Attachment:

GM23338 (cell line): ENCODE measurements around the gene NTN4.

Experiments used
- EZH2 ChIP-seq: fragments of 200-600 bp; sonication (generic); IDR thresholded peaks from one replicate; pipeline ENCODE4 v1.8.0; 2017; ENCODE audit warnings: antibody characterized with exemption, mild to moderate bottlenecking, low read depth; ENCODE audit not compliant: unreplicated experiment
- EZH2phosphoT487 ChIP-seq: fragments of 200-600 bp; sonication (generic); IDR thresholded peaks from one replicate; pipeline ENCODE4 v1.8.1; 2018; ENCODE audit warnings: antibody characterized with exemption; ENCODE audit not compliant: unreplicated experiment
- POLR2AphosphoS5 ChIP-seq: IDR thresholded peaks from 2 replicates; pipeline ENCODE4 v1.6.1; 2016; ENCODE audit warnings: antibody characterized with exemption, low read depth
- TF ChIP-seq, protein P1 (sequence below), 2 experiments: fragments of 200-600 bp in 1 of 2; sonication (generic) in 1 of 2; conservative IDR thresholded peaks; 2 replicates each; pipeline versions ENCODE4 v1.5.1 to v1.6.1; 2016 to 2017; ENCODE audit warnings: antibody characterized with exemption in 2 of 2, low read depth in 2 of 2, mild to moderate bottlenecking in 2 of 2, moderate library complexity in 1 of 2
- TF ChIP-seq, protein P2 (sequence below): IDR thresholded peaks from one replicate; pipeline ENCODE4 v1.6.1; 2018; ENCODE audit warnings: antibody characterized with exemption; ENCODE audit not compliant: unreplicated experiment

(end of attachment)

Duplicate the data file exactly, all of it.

GM23338 (cell line): ENCODE measurements around the gene NTN4.

Experiments used
- EZH2 ChIP-seq: fragments of 200-600 bp; sonication (generic); IDR thresholded peaks from one replicate; pipeline ENCODE4 v1.8.0; 2017; ENCODE audit warnings: antibody characterized with exemption, mild to moderate bottlenecking, low read depth; ENCODE audit not compliant: unreplicated experiment
- EZH2phosphoT487 ChIP-seq: fragments of 200-600 bp; sonication (generic); IDR thresholded peaks from one replicate; pipeline ENCODE4 v1.8.1; 2018; ENCODE audit warnings: antibody characterized with exemption; ENCODE audit not compliant: unreplicated experiment
- POLR2AphosphoS5 ChIP-seq: IDR thresholded peaks from 2 replicates; pipeline ENCODE4 v1.6.1; 2016; ENCODE audit warnings: antibody characterized with exemption, low read depth
- TF ChIP-seq, protein P1 (sequence below), 2 experiments: fragments of 200-600 bp in 1 of 2; sonication (generic) in 1 of 2; conservative IDR thresholded peaks; 2 replicates each; pipeline versions ENCODE4 v1.5.1 to v1.6.1; 2016 to 2017; ENCODE audit warnings: antibody characterized with exemption in 2 of 2, low read depth in 2 of 2, mild to moderate bottlenecking in 2 of 2, moderate library complexity in 1 of 2
- TF ChIP-seq, protein P2 (sequence below): IDR thresholded peaks from one replicate; pipeline ENCODE4 v1.6.1; 2018; ENCODE audit warnings: antibody characterized with exemption; ENCODE audit not compliant: unreplicated experiment